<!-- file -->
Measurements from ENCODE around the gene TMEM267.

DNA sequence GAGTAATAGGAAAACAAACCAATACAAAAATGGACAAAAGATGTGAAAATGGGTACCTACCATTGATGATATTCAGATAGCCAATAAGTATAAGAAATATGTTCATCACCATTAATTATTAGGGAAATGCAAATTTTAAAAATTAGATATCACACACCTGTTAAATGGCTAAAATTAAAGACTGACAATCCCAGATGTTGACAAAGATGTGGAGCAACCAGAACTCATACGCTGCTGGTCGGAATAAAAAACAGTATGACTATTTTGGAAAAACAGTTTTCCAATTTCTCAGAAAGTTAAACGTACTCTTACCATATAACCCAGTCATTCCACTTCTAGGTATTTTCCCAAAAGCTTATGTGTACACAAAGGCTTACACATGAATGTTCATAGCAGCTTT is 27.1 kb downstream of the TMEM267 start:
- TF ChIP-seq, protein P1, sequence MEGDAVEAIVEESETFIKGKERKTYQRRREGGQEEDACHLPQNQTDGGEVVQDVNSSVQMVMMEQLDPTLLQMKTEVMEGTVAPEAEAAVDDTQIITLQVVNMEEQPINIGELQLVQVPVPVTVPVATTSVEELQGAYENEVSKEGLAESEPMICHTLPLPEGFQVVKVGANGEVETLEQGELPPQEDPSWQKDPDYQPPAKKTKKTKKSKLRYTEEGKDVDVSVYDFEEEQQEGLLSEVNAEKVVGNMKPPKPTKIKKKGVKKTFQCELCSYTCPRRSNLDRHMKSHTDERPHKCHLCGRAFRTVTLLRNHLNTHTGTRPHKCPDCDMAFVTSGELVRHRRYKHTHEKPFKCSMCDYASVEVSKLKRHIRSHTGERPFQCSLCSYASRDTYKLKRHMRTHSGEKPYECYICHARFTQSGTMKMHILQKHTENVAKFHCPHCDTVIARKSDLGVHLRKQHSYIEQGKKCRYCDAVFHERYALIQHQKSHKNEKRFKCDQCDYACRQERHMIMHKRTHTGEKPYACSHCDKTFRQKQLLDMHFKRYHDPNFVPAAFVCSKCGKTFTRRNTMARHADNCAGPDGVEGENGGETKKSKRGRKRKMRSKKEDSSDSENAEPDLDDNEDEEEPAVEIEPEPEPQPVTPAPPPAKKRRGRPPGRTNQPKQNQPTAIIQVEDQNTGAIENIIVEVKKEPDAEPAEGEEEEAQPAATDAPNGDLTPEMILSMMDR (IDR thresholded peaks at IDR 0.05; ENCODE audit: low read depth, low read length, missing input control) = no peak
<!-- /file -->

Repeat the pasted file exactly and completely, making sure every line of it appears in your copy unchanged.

Measurements from ENCODE around the gene TMEM267.

DNA sequence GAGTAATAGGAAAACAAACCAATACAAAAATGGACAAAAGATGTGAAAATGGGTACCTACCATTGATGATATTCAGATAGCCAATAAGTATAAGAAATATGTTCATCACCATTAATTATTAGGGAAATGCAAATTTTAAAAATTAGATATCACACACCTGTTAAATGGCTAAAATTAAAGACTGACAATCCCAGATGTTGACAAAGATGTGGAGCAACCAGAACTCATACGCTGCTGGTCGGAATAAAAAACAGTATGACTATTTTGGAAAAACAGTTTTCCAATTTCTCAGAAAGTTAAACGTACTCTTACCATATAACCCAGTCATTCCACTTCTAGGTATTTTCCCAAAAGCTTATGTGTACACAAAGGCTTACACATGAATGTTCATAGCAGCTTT is 27.1 kb downstream of the TMEM267 start:
- TF ChIP-seq, protein P1, sequence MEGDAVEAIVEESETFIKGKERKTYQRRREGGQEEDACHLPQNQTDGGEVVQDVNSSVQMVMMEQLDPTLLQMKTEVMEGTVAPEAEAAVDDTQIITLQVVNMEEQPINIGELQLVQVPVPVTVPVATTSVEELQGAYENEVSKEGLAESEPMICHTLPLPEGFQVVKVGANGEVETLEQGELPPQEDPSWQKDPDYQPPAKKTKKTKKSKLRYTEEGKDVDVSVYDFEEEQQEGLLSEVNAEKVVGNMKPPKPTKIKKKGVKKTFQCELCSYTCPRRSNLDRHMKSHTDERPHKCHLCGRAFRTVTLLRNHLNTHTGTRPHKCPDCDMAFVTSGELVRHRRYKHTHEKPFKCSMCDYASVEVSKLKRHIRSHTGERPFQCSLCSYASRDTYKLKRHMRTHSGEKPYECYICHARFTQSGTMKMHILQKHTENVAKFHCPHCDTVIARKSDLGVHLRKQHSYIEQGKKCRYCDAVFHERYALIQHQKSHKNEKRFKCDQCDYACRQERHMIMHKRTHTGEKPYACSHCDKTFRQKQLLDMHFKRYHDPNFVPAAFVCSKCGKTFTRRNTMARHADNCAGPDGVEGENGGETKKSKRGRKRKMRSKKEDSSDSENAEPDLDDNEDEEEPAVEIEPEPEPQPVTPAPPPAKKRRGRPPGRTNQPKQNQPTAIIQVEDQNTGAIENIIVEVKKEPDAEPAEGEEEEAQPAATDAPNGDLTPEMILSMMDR (IDR thresholded peaks at IDR 0.05; ENCODE audit: low read depth, low read length, missing input control) = no peak